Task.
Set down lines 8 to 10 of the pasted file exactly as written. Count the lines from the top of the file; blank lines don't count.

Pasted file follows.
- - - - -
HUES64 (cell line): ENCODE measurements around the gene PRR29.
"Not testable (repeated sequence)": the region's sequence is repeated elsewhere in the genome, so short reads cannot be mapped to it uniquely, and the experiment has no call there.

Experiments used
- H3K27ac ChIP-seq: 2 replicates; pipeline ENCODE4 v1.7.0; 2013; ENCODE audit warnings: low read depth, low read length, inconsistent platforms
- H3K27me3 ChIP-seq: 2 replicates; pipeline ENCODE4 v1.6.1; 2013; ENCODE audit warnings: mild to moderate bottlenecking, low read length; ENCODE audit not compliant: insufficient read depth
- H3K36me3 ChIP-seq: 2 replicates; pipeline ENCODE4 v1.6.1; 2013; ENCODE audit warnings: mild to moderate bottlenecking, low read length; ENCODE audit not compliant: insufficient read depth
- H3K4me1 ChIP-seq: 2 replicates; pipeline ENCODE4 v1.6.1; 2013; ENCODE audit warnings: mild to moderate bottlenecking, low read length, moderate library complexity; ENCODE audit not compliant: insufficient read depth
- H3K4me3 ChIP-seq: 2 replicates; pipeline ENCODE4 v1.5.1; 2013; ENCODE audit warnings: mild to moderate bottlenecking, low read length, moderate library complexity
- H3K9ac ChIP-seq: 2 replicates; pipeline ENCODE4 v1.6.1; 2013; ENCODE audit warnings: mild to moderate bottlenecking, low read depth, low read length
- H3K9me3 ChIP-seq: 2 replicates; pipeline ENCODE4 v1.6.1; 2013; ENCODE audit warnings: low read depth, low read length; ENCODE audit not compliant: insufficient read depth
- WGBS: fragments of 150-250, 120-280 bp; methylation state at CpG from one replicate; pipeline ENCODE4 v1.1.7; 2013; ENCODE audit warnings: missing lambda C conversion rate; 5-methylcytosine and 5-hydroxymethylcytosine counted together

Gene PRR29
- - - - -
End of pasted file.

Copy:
- H3K4me3 ChIP-seq: 2 replicates; pipeline ENCODE4 v1.5.1; 2013; ENCODE audit warnings: mild to moderate bottlenecking, low read length, moderate library complexity
- H3K9ac ChIP-seq: 2 replicates; pipeline ENCODE4 v1.6.1; 2013; ENCODE audit warnings: mild to moderate bottlenecking, low read depth, low read length
- H3K9me3 ChIP-seq: 2 replicates; pipeline ENCODE4 v1.6.1; 2013; ENCODE audit warnings: low read depth, low read length; ENCODE audit not compliant: insufficient read depth